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Food Security

, Volume 10, Issue 4, pp 881–896 | Cite as

Linking system perspectives with user perspectives to identify adoption barriers to food security innovations for smallholder farmers – evidence from rural Tanzania

  • Anett KuntoschEmail author
  • Bettina König
Original Paper
  • 273 Downloads

Abstract

Food insecurity remains a persistent problem, affecting one-third of Tanzania’s population. Mutually reinforcing factors that make the situation more acute include high human population growth combined with the impacts of climate change affecting agricultural productivity. This situation explains why the development and implementation of solutions to improve food security in Tanzania continues to receive substantial attention from scholars, NGOs, practitioners, government and associated bodies. Among researchers and practitioners, innovation is discussed as one possible and widely accepted pathway for improving food security. However, evidence shows that the adoption of innovations that have a potential to improve food security status, such as improved seed, fertilizer, better cooking stoves or mechanization, remains low in Tanzania. To enhance understanding about why innovations are not always successfully adopted, we took an innovation system perspective that included three analytical steps: (1) description of system arrangements on a meso- and macro level, (2) the description of farmers’ motivation for adoption or rejection on a micro-level, and (3) an integration of findings from both levels to identify entry points for purposeful intervention. This paper applied that framework to the empirical examples of two innovations, improved cooking stoves (ICS) and fertilizer micro-dosing (FMD) combined with improved soil and crop management techniques for small-scale subsistence-farmer groups in Tanzania. These interventions were part of the Trans-SEC research project. We show how system constraints, such as hampered communication and interaction across levels, had an impact on the way innovations could be implemented by farmers and how this leads to specific adoption decisions, given conditions of not-knowing or insufficient information. From these two case studies we conclude that most technical based innovations are associated with process aspects (in the case of fertilizer micro-dosing) or social aspects (with stoves).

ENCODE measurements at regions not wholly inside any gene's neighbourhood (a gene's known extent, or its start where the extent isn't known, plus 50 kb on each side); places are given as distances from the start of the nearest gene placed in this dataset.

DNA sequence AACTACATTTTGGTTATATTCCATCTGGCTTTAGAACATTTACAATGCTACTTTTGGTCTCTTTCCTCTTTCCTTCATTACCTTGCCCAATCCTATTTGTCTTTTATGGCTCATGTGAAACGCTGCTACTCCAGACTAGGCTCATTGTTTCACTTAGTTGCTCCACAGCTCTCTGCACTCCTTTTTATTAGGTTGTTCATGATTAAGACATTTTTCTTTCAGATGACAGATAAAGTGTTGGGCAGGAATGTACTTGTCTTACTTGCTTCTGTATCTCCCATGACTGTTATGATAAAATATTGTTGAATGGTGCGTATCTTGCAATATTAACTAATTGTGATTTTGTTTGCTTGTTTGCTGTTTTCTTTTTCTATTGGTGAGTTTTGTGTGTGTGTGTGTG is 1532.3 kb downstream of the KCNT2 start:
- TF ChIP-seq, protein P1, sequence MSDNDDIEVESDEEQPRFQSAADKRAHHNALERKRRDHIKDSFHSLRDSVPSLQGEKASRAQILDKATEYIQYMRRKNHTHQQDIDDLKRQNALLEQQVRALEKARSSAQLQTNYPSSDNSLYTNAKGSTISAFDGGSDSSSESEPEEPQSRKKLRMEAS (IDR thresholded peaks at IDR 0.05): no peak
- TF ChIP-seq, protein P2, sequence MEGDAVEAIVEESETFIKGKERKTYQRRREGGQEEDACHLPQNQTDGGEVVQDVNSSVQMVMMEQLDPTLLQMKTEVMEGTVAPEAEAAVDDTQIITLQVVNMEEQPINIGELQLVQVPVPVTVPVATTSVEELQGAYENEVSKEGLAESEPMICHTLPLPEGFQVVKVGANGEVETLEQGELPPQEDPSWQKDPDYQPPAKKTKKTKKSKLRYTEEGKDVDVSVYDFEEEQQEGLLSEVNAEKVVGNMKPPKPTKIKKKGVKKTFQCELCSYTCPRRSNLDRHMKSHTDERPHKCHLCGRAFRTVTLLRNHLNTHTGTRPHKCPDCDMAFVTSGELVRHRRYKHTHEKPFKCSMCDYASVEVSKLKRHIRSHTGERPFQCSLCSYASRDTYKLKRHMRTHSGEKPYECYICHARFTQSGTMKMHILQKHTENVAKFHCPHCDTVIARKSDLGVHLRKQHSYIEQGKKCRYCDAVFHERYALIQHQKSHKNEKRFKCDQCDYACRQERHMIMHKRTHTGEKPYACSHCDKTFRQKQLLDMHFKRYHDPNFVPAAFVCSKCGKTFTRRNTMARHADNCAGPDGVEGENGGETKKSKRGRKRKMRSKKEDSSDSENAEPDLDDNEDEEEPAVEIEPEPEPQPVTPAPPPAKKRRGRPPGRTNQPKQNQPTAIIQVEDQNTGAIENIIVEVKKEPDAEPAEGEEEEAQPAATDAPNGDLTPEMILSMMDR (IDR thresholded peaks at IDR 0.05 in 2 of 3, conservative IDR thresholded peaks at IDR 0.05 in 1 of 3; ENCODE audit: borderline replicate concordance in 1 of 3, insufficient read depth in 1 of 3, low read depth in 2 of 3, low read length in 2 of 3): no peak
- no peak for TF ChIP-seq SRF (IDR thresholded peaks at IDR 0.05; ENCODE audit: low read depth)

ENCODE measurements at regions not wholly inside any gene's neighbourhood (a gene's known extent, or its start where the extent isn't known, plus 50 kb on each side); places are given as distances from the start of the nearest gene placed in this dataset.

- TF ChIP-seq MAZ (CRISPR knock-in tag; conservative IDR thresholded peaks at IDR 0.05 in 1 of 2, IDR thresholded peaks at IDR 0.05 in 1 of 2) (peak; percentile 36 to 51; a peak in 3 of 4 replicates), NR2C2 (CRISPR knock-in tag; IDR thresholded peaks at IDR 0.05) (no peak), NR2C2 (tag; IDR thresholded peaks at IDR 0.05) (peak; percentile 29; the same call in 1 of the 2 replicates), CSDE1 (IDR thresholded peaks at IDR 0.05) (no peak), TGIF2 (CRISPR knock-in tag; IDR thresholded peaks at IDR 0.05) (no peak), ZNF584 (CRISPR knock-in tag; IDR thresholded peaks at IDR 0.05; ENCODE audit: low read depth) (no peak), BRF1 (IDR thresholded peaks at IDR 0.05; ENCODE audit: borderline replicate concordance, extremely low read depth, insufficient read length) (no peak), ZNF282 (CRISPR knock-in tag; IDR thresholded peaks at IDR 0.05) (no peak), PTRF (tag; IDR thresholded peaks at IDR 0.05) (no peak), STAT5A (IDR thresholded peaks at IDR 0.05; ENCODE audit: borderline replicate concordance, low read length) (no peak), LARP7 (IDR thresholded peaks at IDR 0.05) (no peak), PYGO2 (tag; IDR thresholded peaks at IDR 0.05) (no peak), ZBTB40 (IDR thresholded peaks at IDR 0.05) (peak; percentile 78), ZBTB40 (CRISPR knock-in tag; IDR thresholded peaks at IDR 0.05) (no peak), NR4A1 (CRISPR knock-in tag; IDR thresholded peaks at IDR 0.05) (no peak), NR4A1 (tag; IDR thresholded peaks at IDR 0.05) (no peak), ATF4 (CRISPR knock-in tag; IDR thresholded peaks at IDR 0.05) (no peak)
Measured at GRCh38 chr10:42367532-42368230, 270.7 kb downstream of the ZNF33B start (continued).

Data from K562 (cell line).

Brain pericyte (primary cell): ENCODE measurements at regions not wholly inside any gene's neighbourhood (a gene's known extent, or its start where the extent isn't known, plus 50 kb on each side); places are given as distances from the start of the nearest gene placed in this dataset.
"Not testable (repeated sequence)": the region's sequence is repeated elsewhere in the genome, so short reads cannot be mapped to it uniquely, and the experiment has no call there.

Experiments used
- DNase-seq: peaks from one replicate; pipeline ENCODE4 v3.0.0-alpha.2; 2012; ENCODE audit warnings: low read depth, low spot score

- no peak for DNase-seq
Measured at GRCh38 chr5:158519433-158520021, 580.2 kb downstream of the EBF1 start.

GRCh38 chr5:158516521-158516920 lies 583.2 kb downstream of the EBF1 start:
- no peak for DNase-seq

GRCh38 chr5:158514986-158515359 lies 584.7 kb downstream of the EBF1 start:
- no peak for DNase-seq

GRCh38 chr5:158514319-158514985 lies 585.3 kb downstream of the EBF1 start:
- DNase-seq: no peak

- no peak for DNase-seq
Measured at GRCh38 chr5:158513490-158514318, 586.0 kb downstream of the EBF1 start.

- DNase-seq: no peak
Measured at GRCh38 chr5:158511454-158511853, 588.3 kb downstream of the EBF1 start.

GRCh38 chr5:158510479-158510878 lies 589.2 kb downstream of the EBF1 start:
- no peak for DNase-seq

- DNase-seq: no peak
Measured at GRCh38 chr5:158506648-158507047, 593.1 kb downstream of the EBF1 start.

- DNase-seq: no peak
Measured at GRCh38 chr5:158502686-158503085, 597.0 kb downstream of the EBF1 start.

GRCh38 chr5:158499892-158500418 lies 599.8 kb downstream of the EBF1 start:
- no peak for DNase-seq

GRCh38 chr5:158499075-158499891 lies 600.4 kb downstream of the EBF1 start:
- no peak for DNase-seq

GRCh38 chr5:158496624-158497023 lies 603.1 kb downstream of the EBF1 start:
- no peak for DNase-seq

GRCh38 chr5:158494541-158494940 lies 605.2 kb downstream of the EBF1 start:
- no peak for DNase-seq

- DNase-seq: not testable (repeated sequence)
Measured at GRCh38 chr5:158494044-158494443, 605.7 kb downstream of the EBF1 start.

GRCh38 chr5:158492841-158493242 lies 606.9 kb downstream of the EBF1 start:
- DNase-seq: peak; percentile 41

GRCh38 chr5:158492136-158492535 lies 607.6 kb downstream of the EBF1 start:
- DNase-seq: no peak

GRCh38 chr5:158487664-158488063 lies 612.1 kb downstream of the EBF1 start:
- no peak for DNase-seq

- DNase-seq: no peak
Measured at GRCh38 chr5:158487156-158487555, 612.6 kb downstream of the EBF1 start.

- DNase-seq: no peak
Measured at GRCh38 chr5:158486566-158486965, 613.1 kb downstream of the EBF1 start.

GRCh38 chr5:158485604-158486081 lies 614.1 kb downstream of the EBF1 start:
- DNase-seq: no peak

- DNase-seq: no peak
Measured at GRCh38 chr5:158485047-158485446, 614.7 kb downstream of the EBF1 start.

Keywords

Multilevel perspective Adoption behavior Innovation processes Smallholder farmers 

Notes

Acknowledgements

We thank the Federal Ministry for Education and Research (BMBF) for funding of the Trans-SEC project. We thank the project team in Tanzania for organization of fieldwork, N. Laizer for translation and I. J. Kalogho and B. Lyamuya for their excellent facilitation of farmer group interviews on-site.

Compliance with ethical standards

Conflict of interest

The authors declare that they have no conflict of interest.

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Copyright information

© Springer Nature B.V. and International Society for Plant Pathology 2018

Authors and Affiliations

  1. 1.Faculty of Life Sciences, Department for Horticultural Production and IRI THESysHumboldt-Universität zu BerlinBerlinGermany

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